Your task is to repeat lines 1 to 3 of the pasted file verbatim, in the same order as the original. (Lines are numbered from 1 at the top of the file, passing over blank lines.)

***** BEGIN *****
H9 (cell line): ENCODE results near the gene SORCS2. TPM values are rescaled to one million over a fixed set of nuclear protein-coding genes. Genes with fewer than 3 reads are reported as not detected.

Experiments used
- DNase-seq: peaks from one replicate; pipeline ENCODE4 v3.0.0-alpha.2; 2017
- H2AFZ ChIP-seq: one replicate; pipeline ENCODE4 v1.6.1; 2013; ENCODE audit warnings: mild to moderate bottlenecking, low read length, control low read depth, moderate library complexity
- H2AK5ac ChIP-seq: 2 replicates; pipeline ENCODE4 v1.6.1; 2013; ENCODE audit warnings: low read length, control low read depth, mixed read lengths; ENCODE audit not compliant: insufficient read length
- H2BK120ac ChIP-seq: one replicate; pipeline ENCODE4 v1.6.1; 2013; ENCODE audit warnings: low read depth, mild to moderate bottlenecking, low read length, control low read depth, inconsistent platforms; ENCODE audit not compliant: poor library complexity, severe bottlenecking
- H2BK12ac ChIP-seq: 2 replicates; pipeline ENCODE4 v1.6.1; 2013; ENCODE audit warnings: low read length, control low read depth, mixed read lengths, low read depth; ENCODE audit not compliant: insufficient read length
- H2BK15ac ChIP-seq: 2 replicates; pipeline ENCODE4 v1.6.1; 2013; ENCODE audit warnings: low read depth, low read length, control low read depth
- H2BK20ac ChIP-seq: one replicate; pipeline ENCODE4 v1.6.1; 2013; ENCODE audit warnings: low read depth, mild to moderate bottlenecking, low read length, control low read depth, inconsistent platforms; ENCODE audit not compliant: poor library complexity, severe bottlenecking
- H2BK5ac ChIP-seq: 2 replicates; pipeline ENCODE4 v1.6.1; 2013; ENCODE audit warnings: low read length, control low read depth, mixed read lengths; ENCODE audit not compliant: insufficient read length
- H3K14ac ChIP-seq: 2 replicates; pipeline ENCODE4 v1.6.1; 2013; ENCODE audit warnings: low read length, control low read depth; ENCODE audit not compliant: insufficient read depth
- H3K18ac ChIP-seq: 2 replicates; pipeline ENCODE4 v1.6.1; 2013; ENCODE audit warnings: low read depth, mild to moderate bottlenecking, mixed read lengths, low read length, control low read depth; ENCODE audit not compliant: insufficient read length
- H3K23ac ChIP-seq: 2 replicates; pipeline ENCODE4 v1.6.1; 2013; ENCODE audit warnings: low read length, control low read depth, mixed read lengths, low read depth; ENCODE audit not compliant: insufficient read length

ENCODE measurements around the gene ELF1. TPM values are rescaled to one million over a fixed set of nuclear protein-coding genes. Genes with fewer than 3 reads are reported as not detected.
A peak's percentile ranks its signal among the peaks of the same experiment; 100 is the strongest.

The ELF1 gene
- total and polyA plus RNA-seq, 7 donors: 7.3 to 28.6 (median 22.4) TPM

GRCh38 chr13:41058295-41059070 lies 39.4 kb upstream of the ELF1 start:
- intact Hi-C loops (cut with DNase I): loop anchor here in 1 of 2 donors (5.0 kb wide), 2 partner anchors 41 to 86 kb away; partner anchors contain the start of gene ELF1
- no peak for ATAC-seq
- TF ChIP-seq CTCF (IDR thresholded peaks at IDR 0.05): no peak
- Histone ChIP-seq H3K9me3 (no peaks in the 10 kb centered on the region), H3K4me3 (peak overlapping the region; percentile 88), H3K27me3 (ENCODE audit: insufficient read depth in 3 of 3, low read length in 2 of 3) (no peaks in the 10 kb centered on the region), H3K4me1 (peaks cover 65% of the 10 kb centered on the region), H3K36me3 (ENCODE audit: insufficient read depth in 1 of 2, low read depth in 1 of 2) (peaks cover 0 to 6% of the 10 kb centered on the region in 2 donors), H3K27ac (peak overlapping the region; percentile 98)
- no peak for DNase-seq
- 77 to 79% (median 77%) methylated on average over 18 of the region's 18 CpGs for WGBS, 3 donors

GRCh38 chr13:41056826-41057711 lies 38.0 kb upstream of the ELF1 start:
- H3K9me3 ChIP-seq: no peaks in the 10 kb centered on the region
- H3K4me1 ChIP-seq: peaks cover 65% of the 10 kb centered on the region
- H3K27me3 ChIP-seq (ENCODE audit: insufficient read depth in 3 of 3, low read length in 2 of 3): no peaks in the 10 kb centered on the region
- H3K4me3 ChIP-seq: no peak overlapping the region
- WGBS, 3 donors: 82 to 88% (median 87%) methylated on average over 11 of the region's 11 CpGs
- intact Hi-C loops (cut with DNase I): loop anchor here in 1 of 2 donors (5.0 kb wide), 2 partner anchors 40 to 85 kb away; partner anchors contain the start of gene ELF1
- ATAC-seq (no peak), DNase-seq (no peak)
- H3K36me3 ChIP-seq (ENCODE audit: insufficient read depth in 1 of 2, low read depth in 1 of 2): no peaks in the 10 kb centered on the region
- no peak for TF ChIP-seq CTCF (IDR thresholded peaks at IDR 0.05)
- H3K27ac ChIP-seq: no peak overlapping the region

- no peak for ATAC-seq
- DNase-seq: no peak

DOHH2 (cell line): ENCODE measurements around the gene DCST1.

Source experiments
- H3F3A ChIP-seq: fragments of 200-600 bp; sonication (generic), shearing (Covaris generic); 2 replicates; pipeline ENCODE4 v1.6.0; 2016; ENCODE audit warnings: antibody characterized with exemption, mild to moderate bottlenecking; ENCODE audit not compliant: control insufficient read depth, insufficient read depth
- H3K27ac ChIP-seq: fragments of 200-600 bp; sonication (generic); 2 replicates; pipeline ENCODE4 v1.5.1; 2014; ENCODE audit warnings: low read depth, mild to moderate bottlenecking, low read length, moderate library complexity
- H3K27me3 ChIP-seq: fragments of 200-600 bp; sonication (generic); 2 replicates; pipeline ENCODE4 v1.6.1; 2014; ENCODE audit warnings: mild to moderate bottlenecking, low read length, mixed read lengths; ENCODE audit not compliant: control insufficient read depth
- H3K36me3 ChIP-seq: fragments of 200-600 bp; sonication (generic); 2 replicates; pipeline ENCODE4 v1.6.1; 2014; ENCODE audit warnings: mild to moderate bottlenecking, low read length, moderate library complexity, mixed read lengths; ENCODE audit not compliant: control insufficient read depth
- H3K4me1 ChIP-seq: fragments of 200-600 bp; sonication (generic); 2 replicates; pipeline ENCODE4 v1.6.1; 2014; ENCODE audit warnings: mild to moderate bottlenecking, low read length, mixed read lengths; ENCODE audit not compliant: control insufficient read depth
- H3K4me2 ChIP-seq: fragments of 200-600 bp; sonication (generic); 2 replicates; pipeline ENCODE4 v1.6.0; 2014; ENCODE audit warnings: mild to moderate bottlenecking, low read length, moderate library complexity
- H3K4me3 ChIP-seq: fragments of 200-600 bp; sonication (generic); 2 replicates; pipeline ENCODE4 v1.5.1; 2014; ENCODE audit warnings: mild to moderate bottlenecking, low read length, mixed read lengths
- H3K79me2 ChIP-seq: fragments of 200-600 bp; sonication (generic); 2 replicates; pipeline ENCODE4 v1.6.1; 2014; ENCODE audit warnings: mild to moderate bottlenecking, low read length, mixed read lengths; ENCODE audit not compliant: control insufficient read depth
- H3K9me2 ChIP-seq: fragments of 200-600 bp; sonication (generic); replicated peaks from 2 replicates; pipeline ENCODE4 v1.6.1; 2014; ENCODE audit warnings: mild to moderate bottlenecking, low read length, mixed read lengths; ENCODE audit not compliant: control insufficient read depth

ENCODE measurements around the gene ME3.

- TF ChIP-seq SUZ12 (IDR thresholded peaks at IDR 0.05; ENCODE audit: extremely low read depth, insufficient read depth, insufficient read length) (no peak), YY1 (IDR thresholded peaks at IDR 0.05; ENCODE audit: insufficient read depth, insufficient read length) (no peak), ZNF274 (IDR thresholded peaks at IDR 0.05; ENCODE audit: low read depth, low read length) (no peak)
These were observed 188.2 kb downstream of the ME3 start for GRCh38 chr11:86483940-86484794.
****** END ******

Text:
H9 (cell line): ENCODE results near the gene SORCS2. TPM values are rescaled to one million over a fixed set of nuclear protein-coding genes. Genes with fewer than 3 reads are reported as not detected.

Experiments used
- DNase-seq: peaks from one replicate; pipeline ENCODE4 v3.0.0-alpha.2; 2017